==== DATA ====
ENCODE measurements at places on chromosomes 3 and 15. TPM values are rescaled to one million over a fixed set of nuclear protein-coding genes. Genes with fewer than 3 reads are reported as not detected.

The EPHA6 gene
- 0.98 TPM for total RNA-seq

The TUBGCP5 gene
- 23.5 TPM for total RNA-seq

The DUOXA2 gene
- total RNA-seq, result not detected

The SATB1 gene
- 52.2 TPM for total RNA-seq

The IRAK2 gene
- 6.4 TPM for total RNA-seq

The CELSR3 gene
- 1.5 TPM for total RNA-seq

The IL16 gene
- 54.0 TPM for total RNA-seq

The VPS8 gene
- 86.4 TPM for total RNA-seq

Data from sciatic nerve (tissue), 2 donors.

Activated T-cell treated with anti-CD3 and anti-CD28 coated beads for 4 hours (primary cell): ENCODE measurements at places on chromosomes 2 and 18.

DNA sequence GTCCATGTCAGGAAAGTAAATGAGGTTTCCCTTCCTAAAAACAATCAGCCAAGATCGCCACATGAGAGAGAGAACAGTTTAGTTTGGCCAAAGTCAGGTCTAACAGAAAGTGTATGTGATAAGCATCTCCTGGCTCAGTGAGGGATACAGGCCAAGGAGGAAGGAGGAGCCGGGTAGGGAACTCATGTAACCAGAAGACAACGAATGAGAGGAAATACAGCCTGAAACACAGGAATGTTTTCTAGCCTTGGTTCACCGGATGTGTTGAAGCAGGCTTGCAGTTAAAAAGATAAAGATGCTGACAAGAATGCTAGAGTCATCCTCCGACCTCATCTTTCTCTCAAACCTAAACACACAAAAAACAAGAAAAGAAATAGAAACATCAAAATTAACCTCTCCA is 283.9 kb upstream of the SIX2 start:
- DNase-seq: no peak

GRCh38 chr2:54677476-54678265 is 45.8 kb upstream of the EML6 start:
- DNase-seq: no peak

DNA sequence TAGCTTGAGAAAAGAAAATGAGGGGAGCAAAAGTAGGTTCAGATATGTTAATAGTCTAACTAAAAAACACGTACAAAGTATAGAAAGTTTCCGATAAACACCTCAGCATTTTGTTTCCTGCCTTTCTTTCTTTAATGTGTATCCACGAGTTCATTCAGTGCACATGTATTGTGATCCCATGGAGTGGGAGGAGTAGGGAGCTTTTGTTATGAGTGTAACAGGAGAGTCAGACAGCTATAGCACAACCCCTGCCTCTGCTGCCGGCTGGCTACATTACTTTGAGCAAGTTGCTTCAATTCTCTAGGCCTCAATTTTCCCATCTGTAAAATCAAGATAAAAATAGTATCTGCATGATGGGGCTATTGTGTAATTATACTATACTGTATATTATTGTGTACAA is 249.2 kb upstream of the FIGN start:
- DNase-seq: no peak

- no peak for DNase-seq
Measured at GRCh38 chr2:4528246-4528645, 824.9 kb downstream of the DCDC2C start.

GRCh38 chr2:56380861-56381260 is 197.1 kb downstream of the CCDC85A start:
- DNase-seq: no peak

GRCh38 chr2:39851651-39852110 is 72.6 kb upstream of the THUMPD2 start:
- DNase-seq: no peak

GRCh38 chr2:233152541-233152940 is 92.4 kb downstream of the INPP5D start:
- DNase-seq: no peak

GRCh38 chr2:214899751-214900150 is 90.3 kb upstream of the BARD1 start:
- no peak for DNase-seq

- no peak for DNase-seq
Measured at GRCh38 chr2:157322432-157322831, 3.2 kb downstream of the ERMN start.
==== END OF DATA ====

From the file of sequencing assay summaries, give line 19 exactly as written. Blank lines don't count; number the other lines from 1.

Activated T-cell treated with anti-CD3 and anti-CD28 coated beads for 4 hours (primary cell): ENCODE measurements at places on chromosomes 2 and 18.